In Rise of the Tomb Raider, there is an incident at the start of the game where there is an avalanche and Lara is separated from Jonah. She has to find a camp, light a fire and scavenge for food.
In the Base Approach level of Tomb Raider there is a section where Lara has to walk up some stairs which go round to the left, she then walks through a corridor where there are some bad guys. At the end of the corridor there is a platform on the right where she jumps over to another level. From here, she then climbs up, follows the gantry round to the left and finally slides down the zip line.
Near the start of the Soviet Installation level in Rise of the Tomb Raider, there is a section where Lara has to walk up some stairs which go round to the left, she then walks through a corridor where there are some bad guys. At the end of the corridor there is a platform on the right where she runs across then climbs up, she follows the gantry round to the left, climbs up again, follows it round to the left again, jumps over then climbs up one last time and finally slides down the zip line. It’s pretty much identical.
The similarities don’t end there either. In the Chasm Monastery level in Tomb Raider, there is a puzzle where you have to use the wind to help destroy the bell tower, causing the bell to fall through the floor allowing Lara to make her escape.
In the Soviet Installation level in Rise of the Tomb Raider, there is a puzzle where you have to use the wind to help destroy the ice which is stopping you from opening the door of which you make your escape. These are just some of the things that stick out in my mind while I was playing through Rise of the Tomb Raider. There could even be more similarities.
The graphics don’t seem to be as polished as they were in the last game either, at least that’s what it felt like. There were several points throughout the game where noticeable glitches would occur, such as a table would disappear when the camera was positioned at a certain angle but the items on top of the table were left floating in empty space.
In the Cistern level, I got stuck underwater and eventually drowned, except I wasn’t stuck. Lara just would not rise to the surface. She was literally stuck under the surface of the water.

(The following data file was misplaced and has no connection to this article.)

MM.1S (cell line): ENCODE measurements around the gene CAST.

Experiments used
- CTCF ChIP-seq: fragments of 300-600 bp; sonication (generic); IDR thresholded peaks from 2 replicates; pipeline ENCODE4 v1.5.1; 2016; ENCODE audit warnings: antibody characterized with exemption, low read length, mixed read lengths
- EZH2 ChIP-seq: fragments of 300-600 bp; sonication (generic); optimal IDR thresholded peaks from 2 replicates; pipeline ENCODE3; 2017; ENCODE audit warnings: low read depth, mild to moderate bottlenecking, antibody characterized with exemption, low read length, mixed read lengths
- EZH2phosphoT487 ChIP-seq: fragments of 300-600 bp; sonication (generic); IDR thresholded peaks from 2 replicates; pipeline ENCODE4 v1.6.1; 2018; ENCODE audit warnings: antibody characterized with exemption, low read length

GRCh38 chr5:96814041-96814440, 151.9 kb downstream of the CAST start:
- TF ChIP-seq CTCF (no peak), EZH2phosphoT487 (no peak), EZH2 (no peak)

I can’t help but feel that these little bugs and glitches are part of the game because a completely unrealistic deadline was placed on the development team. A deadline which possibly coincided with the release date of the Xbox One (seeing that there was an exclusive rights deal in place). Obviously, I have no way to prove this, that’s just how I feel.
I found obtaining the Quick and Painless achievement to be glitchy also, in the fact that it would not unlock for me, at all.
I must have shot over fifty deer in the heart without success. And yes, I did have all the skills needed to achieve this achievement. I watched numerous YouTube videos of people unlocking this achievement, and I did exactly what they were doing, but without success.
Which brings me on to another problem with this game. There are thirty-seven utterly pointless challenge achievements for completing utterly pointless challenges. I’d rather the main story had more content (or some of the bugs were fixed) rather than wasting valuable disc space and developer time, creating this mind-numbing, repetitive nonsense. Who plays this crap … And why?
I’m not in any way saying that you should avoid playing this game because you shouldn’t. Rise of the Tomb Raider is a totally playable and enjoyable game, and worth playing.
I have no doubt in my mind that if you have never played the Tomb Raider reboot, you will come away with the impression that Rise of the Tomb Raider is an absolutely epic adventure game. But for me, having played the previous release, this game should have been just as good, if not better than Tomb Raider (the reboot) …
… but it just isn’t.